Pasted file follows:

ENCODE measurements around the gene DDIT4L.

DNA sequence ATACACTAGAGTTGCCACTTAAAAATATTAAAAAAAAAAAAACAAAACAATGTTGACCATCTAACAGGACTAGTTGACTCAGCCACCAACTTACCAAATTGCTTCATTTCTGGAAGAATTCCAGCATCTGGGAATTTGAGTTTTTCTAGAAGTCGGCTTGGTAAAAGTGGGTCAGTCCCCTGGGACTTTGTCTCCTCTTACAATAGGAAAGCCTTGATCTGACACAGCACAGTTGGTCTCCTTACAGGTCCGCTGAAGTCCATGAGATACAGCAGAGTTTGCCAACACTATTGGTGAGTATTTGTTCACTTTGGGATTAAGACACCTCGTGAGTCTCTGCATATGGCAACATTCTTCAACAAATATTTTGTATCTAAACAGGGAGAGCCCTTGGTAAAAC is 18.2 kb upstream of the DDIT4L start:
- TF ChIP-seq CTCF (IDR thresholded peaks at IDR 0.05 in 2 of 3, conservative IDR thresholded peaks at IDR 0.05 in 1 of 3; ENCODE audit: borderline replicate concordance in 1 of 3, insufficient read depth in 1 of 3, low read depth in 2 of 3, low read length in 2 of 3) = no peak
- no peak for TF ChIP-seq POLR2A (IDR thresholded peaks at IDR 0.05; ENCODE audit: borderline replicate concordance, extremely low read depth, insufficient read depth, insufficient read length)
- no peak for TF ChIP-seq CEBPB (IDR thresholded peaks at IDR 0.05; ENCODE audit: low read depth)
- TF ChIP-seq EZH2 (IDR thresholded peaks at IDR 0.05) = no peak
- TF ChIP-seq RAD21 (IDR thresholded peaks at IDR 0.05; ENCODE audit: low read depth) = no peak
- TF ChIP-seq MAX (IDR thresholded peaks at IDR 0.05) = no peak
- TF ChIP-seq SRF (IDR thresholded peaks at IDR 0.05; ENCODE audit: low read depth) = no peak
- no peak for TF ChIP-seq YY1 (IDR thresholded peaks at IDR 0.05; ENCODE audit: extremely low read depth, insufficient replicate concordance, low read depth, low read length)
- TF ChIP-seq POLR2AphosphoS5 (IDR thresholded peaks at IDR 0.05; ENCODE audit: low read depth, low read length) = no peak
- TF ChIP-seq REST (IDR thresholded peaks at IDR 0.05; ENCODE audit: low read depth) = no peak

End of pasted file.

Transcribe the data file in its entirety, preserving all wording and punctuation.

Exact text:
ENCODE measurements around the gene DDIT4L.

DNA sequence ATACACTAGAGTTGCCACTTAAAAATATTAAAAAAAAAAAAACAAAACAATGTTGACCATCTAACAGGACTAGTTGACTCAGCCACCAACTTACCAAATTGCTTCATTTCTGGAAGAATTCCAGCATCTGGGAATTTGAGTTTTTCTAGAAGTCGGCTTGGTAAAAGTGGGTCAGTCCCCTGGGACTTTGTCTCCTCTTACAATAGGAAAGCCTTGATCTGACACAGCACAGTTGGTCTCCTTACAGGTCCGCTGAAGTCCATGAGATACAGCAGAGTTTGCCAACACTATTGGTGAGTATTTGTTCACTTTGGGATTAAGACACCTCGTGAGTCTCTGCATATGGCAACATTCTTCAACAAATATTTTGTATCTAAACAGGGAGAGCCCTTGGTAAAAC is 18.2 kb upstream of the DDIT4L start:
- TF ChIP-seq CTCF (IDR thresholded peaks at IDR 0.05 in 2 of 3, conservative IDR thresholded peaks at IDR 0.05 in 1 of 3; ENCODE audit: borderline replicate concordance in 1 of 3, insufficient read depth in 1 of 3, low read depth in 2 of 3, low read length in 2 of 3) = no peak
- no peak for TF ChIP-seq POLR2A (IDR thresholded peaks at IDR 0.05; ENCODE audit: borderline replicate concordance, extremely low read depth, insufficient read depth, insufficient read length)
- no peak for TF ChIP-seq CEBPB (IDR thresholded peaks at IDR 0.05; ENCODE audit: low read depth)
- TF ChIP-seq EZH2 (IDR thresholded peaks at IDR 0.05) = no peak
- TF ChIP-seq RAD21 (IDR thresholded peaks at IDR 0.05; ENCODE audit: low read depth) = no peak
- TF ChIP-seq MAX (IDR thresholded peaks at IDR 0.05) = no peak
- TF ChIP-seq SRF (IDR thresholded peaks at IDR 0.05; ENCODE audit: low read depth) = no peak
- no peak for TF ChIP-seq YY1 (IDR thresholded peaks at IDR 0.05; ENCODE audit: extremely low read depth, insufficient replicate concordance, low read depth, low read length)
- TF ChIP-seq POLR2AphosphoS5 (IDR thresholded peaks at IDR 0.05; ENCODE audit: low read depth, low read length) = no peak
- TF ChIP-seq REST (IDR thresholded peaks at IDR 0.05; ENCODE audit: low read depth) = no peak